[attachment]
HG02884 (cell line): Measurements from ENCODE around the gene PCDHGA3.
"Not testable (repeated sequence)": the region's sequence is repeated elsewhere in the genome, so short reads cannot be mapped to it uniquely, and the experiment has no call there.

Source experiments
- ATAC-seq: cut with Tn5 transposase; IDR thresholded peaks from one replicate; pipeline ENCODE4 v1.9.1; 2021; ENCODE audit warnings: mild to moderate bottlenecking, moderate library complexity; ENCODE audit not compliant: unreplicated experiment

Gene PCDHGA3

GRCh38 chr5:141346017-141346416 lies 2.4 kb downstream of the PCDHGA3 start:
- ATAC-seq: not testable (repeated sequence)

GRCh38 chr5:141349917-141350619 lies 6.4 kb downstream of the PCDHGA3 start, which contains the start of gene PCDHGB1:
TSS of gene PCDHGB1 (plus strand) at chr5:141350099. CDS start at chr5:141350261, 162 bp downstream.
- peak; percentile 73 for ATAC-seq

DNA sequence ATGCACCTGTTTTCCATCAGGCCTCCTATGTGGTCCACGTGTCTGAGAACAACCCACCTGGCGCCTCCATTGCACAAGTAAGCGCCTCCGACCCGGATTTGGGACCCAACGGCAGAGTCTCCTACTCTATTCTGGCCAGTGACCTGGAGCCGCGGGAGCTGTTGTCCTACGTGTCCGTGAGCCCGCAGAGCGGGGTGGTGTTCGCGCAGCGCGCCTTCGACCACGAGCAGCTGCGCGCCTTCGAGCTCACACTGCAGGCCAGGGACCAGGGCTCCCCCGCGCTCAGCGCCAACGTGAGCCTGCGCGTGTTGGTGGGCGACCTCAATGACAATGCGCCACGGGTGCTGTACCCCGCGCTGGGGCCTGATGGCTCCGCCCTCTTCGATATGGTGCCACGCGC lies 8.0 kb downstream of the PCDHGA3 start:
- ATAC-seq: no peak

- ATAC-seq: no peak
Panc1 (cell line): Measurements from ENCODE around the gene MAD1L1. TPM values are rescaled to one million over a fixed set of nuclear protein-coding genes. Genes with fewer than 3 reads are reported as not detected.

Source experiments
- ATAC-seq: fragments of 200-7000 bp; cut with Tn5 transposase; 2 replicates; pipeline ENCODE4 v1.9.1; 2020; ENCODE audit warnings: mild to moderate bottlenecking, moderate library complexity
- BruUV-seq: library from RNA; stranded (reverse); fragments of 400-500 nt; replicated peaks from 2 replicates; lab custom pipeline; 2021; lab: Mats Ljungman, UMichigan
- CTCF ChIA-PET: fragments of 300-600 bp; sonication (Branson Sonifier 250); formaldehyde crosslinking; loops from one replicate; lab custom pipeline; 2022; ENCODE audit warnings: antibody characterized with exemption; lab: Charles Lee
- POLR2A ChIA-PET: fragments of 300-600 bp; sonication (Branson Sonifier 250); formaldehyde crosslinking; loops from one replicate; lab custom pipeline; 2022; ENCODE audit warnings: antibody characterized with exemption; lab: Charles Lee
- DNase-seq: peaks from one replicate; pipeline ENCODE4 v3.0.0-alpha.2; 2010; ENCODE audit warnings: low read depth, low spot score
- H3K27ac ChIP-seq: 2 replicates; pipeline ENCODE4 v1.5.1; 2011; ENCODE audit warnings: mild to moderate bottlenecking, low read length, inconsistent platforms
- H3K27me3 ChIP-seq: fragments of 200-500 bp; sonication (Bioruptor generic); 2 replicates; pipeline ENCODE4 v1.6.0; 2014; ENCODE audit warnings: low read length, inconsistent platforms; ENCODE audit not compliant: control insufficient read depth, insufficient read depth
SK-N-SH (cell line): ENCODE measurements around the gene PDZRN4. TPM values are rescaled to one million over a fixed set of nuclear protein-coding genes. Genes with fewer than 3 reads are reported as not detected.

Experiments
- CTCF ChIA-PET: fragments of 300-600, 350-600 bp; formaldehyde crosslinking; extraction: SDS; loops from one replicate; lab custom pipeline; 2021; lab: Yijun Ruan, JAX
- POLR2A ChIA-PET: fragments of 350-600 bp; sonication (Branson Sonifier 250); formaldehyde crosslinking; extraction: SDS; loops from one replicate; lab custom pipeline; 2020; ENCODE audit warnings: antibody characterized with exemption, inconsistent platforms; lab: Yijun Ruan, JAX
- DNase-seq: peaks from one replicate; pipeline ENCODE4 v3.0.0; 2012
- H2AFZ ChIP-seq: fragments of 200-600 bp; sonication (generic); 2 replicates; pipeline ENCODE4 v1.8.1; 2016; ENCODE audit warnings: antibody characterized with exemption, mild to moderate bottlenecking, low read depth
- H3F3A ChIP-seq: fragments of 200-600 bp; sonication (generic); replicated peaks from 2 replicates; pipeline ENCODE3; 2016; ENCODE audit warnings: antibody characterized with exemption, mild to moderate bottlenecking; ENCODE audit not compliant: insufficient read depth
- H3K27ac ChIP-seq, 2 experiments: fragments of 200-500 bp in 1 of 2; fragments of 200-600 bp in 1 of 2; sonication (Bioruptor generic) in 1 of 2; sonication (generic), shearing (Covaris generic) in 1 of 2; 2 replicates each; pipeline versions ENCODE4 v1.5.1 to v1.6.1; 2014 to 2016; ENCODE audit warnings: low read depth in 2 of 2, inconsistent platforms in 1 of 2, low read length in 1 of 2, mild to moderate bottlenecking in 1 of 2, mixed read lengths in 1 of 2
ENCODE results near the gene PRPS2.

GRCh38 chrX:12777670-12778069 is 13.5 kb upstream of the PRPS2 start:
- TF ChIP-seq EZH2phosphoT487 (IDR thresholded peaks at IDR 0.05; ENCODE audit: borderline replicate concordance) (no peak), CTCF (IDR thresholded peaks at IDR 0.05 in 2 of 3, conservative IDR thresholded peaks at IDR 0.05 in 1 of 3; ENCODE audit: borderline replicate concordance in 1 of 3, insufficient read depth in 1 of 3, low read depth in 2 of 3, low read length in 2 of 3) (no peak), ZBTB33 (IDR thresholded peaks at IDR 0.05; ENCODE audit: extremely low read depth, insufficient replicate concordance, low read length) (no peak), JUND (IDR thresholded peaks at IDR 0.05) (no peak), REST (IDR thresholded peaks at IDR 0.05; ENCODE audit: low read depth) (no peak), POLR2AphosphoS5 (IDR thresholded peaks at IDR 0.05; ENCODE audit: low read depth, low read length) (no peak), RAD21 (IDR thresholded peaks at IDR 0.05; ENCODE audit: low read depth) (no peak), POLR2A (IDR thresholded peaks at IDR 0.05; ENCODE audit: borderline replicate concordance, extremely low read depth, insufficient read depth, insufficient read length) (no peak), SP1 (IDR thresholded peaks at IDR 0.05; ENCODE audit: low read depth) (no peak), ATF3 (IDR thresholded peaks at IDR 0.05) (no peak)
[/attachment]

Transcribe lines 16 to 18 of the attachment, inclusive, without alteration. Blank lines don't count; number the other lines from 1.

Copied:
- ATAC-seq: fragments of 200-7000 bp; cut with Tn5 transposase; 2 replicates; pipeline ENCODE4 v1.9.1; 2020; ENCODE audit warnings: mild to moderate bottlenecking, moderate library complexity
- BruUV-seq: library from RNA; stranded (reverse); fragments of 400-500 nt; replicated peaks from 2 replicates; lab custom pipeline; 2021; lab: Mats Ljungman, UMichigan
- CTCF ChIA-PET: fragments of 300-600 bp; sonication (Branson Sonifier 250); formaldehyde crosslinking; loops from one replicate; lab custom pipeline; 2022; ENCODE audit warnings: antibody characterized with exemption; lab: Charles Lee